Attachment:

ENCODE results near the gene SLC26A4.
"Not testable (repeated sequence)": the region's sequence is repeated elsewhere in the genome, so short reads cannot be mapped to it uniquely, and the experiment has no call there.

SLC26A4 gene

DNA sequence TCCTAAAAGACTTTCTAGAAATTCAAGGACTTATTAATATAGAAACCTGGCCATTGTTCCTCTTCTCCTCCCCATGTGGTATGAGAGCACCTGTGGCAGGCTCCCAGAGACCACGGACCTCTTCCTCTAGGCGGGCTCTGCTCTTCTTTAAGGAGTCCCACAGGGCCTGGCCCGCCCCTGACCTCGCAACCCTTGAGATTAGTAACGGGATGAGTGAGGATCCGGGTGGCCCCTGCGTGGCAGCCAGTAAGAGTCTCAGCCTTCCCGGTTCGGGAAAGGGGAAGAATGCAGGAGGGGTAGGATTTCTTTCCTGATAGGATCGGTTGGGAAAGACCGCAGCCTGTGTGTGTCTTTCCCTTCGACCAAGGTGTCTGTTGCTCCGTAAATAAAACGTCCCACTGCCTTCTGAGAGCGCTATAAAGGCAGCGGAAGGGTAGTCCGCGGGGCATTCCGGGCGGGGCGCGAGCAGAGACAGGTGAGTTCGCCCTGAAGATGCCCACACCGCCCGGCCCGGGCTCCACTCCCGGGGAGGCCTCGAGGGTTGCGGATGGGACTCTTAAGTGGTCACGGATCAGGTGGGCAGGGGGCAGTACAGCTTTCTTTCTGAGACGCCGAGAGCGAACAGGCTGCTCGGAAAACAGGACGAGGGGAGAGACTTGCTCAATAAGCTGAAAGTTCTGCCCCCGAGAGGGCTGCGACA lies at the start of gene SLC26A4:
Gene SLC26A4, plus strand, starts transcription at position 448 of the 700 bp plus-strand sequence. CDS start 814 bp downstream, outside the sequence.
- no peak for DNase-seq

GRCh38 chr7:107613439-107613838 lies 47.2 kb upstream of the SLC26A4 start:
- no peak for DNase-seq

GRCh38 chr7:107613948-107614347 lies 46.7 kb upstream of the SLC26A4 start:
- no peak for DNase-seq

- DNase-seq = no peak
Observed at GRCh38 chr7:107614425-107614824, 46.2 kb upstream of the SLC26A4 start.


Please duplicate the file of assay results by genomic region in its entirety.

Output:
ENCODE results near the gene SLC26A4.
"Not testable (repeated sequence)": the region's sequence is repeated elsewhere in the genome, so short reads cannot be mapped to it uniquely, and the experiment has no call there.

SLC26A4 gene

DNA sequence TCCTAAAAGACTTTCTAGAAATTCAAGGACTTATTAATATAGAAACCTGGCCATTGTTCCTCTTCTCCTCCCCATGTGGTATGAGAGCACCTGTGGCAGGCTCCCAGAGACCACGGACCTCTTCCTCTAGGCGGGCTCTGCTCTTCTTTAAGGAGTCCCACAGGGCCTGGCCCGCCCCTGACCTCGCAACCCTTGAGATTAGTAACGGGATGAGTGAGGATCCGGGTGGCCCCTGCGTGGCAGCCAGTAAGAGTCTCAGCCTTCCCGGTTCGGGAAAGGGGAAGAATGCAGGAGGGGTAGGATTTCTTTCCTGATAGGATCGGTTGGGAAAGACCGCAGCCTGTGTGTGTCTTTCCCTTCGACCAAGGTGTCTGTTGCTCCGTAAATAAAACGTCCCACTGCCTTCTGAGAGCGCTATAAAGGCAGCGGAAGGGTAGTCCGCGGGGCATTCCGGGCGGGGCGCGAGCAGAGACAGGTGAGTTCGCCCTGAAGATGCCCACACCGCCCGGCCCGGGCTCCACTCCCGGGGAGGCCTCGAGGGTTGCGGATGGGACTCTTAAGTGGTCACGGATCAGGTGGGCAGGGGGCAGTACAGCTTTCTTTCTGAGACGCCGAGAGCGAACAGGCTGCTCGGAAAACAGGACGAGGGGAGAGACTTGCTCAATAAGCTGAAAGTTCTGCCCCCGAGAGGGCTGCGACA lies at the start of gene SLC26A4:
Gene SLC26A4, plus strand, starts transcription at position 448 of the 700 bp plus-strand sequence. CDS start 814 bp downstream, outside the sequence.
- no peak for DNase-seq

GRCh38 chr7:107613439-107613838 lies 47.2 kb upstream of the SLC26A4 start:
- no peak for DNase-seq

GRCh38 chr7:107613948-107614347 lies 46.7 kb upstream of the SLC26A4 start:
- no peak for DNase-seq

- DNase-seq = no peak
Observed at GRCh38 chr7:107614425-107614824, 46.2 kb upstream of the SLC26A4 start.